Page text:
AI in the Field of Transportation

Reducing transport activity
ML can be used in Freight consolidation (bundling shipments together) to reduce the number of trips by optimizing complex interaction of shipment sizes, modes and service requirements ML can be used to forecast road traffic and understand which links passengers use the most. This in return help in reducing GHG emissions. 

Improving vehicle efficiency
Efficient engines improved aero-dynamics and hybrid electric engines are the need of hour to reduce the energy consumption of vehicles. Lai et al. [10] uses computer vision to detect aerodynamically inefficient loading on freight trains.

AI based climate prediction

Clouds and aerosols
Deep neural networks could be combined with thermodynamic knowledge to understand the uncertainty in clouds. Bright clouds block sunlight and cool the Earth; dark clouds catch outgoing heat and keep the Earth warm. Gentine et al, trained a DNN to emulate these processes and understand cloud simulation for a fraction of cost [17].

Storm Tracking 
Climate change is real and is the ultimate concern for this generation. Deep learning-based models can help understand the climate data for future weather forecasting and for a smarter disaster response. [8] A start-up Jupiter Intelligence uses ML to make climate predictions by computing localized flood and temperature risk scores. Researchers have used deep learning to classify [12], detect [13] and segment [14] cyclones and atmospheric rivers, as well as tornadoes [15] in historical climate datasets.


The vastpotential of AI can be used to fill gaps and identify high impact problems that we see in day to day lives. Are we as Entrepreneurs, engineers, scientists, investors, leaders and most important as an individual ready to exploit the immense applications of AI to restore, protect and preserve our beautiful environment? Then stay curious and complete the circle!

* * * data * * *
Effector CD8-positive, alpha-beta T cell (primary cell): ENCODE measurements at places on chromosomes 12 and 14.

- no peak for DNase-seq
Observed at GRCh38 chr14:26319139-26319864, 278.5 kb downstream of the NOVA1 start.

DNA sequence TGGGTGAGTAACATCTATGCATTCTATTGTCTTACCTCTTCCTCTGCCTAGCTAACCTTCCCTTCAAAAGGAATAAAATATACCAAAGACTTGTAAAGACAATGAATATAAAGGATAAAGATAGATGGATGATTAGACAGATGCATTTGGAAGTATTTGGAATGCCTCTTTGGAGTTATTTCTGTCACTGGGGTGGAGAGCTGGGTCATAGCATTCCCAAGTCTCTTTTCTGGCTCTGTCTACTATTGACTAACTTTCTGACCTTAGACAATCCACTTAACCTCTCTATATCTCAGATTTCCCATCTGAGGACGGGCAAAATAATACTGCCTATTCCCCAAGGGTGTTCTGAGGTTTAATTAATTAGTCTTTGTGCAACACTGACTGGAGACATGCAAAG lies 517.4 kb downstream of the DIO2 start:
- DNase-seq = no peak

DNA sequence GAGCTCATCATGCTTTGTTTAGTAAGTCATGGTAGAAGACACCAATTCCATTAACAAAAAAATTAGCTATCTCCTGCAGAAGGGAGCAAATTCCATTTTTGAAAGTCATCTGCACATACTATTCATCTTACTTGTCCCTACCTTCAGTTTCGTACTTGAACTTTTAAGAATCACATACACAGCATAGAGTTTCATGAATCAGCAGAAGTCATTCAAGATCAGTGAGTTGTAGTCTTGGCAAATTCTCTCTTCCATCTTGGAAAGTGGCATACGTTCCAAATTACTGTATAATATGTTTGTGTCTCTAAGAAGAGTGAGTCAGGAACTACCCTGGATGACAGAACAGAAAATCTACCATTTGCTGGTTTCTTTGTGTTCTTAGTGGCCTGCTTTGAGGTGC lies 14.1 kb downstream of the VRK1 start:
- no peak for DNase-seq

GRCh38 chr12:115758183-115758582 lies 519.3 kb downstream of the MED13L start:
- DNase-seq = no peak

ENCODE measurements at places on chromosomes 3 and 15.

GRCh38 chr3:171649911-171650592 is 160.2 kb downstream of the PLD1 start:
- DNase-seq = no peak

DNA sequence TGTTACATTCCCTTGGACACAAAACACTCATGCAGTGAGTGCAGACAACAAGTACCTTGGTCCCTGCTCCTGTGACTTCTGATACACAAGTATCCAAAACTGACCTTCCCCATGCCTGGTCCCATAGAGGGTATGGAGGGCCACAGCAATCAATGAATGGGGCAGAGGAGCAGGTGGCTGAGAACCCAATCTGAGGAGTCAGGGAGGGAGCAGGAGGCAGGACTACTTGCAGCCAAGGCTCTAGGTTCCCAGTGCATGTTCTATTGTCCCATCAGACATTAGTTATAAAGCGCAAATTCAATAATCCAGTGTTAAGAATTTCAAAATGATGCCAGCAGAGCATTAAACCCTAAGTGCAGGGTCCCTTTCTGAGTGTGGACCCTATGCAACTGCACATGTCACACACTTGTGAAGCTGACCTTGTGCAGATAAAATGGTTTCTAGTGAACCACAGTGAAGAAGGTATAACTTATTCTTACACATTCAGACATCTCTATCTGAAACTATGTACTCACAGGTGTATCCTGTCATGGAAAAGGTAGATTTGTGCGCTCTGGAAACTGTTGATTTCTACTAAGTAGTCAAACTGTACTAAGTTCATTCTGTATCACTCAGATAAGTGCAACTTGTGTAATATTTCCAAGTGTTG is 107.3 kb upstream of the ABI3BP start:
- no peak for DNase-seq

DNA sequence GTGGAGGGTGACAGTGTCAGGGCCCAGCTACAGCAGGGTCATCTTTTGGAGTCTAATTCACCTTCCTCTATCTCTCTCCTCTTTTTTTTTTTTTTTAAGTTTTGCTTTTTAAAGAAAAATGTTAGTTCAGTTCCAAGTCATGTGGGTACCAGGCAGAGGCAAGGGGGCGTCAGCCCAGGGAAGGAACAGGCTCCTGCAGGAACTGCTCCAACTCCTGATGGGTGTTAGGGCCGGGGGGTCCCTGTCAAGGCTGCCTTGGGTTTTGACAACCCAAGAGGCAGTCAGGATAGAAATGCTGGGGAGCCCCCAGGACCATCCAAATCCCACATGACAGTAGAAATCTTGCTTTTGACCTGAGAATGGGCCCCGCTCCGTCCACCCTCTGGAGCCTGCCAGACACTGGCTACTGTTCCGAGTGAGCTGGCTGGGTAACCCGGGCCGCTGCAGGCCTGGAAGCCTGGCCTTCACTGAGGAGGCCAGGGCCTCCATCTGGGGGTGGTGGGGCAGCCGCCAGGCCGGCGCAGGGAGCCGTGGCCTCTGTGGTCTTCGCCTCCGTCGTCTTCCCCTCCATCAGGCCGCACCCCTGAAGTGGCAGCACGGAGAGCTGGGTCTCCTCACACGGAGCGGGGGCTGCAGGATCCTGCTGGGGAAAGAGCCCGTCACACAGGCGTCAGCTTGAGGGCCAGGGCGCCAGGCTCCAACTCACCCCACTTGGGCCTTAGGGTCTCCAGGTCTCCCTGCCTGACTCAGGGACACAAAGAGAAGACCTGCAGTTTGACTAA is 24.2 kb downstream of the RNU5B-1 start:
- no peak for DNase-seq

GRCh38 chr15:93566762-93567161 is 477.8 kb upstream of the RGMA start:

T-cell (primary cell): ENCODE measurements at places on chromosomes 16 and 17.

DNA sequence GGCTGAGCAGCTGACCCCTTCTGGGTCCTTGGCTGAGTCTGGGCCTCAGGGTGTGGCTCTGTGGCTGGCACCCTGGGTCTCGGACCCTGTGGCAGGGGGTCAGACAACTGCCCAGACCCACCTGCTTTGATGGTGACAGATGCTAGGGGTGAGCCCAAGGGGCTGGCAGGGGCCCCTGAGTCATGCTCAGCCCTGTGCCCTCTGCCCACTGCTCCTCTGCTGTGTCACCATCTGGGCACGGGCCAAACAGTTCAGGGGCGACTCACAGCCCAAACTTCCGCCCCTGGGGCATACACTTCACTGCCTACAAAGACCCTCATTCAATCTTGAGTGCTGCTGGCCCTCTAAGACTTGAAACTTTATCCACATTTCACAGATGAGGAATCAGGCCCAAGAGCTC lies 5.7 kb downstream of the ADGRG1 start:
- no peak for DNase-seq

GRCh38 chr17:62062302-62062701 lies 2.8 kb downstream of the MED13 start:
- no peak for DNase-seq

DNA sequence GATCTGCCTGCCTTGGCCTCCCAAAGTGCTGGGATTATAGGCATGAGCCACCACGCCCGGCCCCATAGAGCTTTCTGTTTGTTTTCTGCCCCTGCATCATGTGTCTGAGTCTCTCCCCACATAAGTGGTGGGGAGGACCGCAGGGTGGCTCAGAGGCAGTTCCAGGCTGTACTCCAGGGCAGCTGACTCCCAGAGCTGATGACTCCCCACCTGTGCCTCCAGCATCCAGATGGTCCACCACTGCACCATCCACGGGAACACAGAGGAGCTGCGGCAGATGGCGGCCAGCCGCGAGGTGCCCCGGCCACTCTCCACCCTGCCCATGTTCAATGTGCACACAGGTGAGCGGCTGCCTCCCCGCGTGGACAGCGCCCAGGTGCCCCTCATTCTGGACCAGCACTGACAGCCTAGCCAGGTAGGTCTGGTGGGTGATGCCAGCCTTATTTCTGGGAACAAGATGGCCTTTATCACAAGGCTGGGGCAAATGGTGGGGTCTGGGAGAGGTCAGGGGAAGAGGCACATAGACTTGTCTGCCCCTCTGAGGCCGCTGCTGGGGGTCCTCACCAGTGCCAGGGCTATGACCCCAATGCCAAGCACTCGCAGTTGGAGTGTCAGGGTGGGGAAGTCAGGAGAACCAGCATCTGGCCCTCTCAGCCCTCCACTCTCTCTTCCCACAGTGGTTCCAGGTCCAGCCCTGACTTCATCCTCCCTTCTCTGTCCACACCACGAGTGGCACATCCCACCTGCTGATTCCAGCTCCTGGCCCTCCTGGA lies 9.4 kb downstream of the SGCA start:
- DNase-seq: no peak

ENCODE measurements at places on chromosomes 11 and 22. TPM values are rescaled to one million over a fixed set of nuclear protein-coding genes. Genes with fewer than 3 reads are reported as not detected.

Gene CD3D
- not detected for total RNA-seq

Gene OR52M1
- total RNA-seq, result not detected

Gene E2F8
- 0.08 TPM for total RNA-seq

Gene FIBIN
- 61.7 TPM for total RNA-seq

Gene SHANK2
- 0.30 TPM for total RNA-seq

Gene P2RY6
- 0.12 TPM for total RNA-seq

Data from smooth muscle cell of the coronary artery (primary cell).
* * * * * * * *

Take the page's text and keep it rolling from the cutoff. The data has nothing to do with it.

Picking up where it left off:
[1] Marni Evans. “What is Environmental
Sustainability”, The balance small business, July 07, 2020.
[2] Microsoft Reporter. “Saving the seas: how AI is helping to protect our oceans”,
July 02, 2019.
[3] Snowdrop solution. “Can AI Save Our Oceans? Let’s Start With The Data”,
September 19, 2019.
[4] Technostacks. “Role of Machine Learning in Modern Agriculture”
[5] Glenn Gow. “Environmental Sustainability And AI”, Forbes, August 21, 2020
[6]  Nastaran Meftahi. “New Machine learning
program to speed up clean energy generation”, RMIT Australia, November
09, 2020
[7] William Tang. “AI and Deep Learning Accelerate Efforts to Develop Clean,
Virtually Limitless Fusion Energy, Princeton Plasma Physics Laboratory,
April 22, 2019
[9] Celine Herweijer. “8 ways AI can help
save the planet”, World Economic Forum, January 24, 2018
[10] Y-C Lai, et al.Machine vision analysis of the energy efficiency of intermodal
freight trains. Proceedings of the Institution of Mechanical Engineers, Part F:
Journal of Rail and Rapid Transit, 221(3):353–364, 2007.
[11] IPCC. Climate Change 2014: Synthesis Report. Contribution of Working Groups I, II and
III to the Fifth Assessment Report of the Intergovernmental Panel on Climate
Change [Core Writing Team, R.K. Pachauri and L.A. Meyer (eds.)]. 2014
[12] Yunjie Liu, et al. Application of deep convolutional neural networks for
detecting extreme weather in climate datasets. International Conference on
Advances in Big Data Analytics, 2016.
[13] Evan Racah, et al. ExtremeWeather: A large-scale climate dataset for semi-supervised
detection, localization, and understanding of extreme weather events. In
Advances in Neural Information Processing Systems 30, pages 3402–3413. 2017.
[14] Thorsten Kurth, et al. Exascale deep learning for climate analytics. In
Proceedings of the International Conference for High Performance Computing,
Networking, Storage, and Analysis, SC ’18, pages 51:1–51:12, Piscataway, NJ,
USA, 2018. IEEE Press.
[15] Valliappa Lakshmanan, et, al. An objective method of evaluating and devising
storm-tracking algorithms. Weather and Forecasting, 25:701–709, 2010
[16] Budiman Minasny, et al. Open digital mapping as a cost-effective method for
mapping peat thickness and assessing the carbon stock of tropical peatlands. Geoderma,
 313:25–40, 2018.
[17] David Rolnick, et al. Tackling Climate Change with Machine Learning. arXiv:
1906.05433v2 [cs.CY] , 5 Nov 2019